– They were started for the purpose of securing the bonus.
– Exactly. I am told that still another factory was established at Portland in the same electorate. All of these have been failures. It will simply involve a waste of public money if we attempt to foster industries which are not likely to succeed. But there are some industries which I think would be of general use to Australia. Personally, I would rather see the whole of the money which it is proposed to appropriate under this Bill spent in fostering’ two or three productions than frittered away in an idle attempt to encourage the production of a dozen or twenty articles. For instance, it is proposed to expend £5,000 annually by way of bounties upon the production of peanuts, and £1,000 upon the production of rice. I maintain that the expenditure of £1,000 annually to encourage the cultivation of rice would be absolutely worthless. But if, on the other hand, we can successfully establish the rubber industry in Australia - a commodity which is in universal demand - we shall create an industry of great value to the Commonwealth. Further, I believe that it is worth while spending money in an attempt to grow cotton.
– It is grown in Australia.
– It is; but I desire to see it grown in payable quantities, so that we may produce all that we require for our own use. Then I should like to see cotton as well as woollen mills established in Australia so that all the cotton goods that we need may be locally manufactured. Instead of frittering away small sums to placate the different States, it would perhaps be better to spend the whole of the money which it is proposed to appropriate under the Bill in the Northern Territory, which we desire to settle.
– It is questionable whether it would be better to spend the money in that way.
– I am satisfied that it is preferable to successfully establish one industry than to risk twenty failures. In Victoria, not a single industry has been established as the result of the expenditure of £233,000 by way of bonuses, because the butter industry was on a fair way to success before the bonus system was initiated here. The whole of the butter bonus found its way into the hands of the middlemen. It has been proved time after time that those who’ claimed the bonus were the Melbourne merchants, who were exporting the butter, and that the producer did not gain a single shilling from it.
– That is the worst feature connected with all bonuses.
– It was one of the greatest scandals in modern history.
– It was a scandal, and it is one that we do not want to see repeated. The tropical products that we can grow successfully in Australia are rubber, cotton, and tobacco. We have a climate which is admirably suited to tobacco culture, and I am firmly of opinion that we could grow all the tobacco consumed in Australia within our own borders instead of being obliged to import large quantities. Hitherto, we have not dealt with the iron industry. Would it not be a great thing - even if it involved the expenditure of the whole of the money provided for in the Bill - if we were successful in establishing that industry?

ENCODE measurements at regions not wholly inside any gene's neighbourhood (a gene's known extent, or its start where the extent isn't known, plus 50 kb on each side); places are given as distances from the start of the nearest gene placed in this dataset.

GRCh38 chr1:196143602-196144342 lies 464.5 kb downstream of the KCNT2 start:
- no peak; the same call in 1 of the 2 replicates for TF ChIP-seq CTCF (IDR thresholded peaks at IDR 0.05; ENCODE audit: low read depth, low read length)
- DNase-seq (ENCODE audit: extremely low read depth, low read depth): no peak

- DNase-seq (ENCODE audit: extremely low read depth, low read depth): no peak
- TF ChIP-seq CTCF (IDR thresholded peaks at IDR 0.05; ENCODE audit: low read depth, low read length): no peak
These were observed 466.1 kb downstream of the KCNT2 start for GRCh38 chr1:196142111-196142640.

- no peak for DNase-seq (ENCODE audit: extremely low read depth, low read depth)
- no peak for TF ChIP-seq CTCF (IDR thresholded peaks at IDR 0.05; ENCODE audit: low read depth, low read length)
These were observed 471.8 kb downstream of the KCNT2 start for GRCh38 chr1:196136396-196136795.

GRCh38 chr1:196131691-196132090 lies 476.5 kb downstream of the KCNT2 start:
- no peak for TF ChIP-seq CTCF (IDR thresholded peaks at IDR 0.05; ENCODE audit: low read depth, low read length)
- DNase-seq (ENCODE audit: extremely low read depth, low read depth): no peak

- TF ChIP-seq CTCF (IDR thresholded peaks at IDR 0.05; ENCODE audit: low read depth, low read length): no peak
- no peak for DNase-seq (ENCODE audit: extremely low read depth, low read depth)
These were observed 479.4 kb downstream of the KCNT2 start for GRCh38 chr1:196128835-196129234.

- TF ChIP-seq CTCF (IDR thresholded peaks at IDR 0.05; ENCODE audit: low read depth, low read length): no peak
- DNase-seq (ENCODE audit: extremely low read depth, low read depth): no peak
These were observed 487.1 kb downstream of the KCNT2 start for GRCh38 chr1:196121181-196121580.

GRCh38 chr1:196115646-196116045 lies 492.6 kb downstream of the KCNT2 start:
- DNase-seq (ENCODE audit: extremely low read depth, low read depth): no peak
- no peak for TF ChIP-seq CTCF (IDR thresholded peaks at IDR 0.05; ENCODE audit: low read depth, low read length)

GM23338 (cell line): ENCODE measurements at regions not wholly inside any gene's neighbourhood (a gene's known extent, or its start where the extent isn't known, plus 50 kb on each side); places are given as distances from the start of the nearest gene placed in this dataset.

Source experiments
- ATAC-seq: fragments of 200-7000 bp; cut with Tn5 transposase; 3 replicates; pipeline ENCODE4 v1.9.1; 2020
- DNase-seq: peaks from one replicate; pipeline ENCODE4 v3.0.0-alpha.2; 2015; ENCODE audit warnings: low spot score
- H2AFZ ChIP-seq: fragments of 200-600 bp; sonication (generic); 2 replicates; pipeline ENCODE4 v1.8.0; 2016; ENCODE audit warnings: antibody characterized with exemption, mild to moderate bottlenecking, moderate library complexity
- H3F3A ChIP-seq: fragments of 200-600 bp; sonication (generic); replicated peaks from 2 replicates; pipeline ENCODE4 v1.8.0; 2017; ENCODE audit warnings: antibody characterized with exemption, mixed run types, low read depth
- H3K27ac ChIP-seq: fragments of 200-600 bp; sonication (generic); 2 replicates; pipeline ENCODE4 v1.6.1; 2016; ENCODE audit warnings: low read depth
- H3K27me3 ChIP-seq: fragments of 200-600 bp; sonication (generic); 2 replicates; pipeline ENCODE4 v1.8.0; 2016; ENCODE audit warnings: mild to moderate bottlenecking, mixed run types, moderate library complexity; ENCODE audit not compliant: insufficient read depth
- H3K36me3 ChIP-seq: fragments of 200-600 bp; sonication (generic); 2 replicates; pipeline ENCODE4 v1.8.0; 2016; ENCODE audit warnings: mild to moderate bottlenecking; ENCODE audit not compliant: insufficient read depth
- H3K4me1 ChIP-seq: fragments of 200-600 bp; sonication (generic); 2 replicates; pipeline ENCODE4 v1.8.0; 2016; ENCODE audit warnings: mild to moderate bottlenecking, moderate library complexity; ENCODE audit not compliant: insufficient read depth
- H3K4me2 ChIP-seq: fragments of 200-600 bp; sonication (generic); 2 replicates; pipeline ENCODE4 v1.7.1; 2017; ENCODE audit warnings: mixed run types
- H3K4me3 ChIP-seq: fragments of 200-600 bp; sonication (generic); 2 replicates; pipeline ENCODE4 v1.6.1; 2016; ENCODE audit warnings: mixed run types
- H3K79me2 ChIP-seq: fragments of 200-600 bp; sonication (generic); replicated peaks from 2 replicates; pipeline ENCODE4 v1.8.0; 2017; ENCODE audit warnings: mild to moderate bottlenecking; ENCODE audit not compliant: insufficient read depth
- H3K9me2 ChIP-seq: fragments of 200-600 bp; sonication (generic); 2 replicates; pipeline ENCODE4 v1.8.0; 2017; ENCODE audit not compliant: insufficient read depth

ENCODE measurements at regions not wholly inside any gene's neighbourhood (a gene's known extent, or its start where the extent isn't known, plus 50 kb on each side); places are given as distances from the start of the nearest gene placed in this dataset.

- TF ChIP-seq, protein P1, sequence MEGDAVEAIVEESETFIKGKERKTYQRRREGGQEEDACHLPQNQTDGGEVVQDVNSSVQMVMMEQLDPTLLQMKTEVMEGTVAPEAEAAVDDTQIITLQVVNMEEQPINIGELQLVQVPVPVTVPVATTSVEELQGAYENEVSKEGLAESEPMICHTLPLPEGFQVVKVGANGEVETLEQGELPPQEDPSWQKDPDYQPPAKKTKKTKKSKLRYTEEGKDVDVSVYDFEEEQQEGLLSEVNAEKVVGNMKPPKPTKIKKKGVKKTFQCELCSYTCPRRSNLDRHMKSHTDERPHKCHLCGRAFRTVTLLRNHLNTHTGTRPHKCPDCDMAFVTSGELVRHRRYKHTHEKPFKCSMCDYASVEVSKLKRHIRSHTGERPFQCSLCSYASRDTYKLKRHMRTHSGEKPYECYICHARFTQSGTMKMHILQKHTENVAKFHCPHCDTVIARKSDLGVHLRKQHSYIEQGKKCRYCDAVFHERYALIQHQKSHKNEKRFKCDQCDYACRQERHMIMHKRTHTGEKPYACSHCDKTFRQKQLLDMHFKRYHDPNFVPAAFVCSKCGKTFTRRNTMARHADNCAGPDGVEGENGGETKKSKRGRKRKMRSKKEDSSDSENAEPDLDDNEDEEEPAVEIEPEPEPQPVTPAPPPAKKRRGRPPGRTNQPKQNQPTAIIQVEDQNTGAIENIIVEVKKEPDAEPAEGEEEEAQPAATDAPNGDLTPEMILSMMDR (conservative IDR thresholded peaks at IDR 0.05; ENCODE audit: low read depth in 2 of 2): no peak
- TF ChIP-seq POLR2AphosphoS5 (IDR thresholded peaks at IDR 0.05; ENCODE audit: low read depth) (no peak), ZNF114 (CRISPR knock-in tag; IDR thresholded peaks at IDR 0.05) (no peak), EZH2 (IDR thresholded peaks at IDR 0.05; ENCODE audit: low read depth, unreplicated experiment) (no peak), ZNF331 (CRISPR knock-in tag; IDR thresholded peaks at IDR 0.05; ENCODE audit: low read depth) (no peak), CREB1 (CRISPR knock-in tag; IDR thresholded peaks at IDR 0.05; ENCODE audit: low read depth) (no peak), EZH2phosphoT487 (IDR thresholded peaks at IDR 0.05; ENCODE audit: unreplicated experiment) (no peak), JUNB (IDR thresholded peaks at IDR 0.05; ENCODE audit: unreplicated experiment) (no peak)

– It would be worth the whole of these small industries.
– In the States Parliaments it has been- the practice of Governments to endeavour to placate every honorable member in every electorate. This Parliament should be above that sort of thing. We do not want to fritter away £500,000 in an attempt to establish small industries which will confer no benefit upon Australia. There is just one other article which I think might be profitably grown in several of the States - I allude to flax. When I was a young man I resided in New Zealand, where they had just embarked upon flax culture. Now the industry is a big one, and is worth about £500,000 annually. There are large areas of swampy ground - heath land - in Western Australia, in the south-west of Victoria, and in many parts of New South Wales where New Zealand flax could be successfully grown. It is a profitable article to cultivate, being worth about £20 per ton, and it takes four or five years before a return can be obtained. If we can secure such a return from land which is to-day absolutely useless we shall be doing something of value to the Commonwealth. If the Government will confine their attention to four or five articles instead of attempting to foster the production of many commodities, which are unlikely to succeed here, I’ think that they would be doing some good. To my mind, it is idle to attempt too much. Another instance of the waste of public money in Victoria occurs to my mind. Year after year large sums of money have been placed on the Estimates for the purpose of assisting the mining industry. .Up to the present more than £[500, 000 has been expended in that direction by the granting of small sums.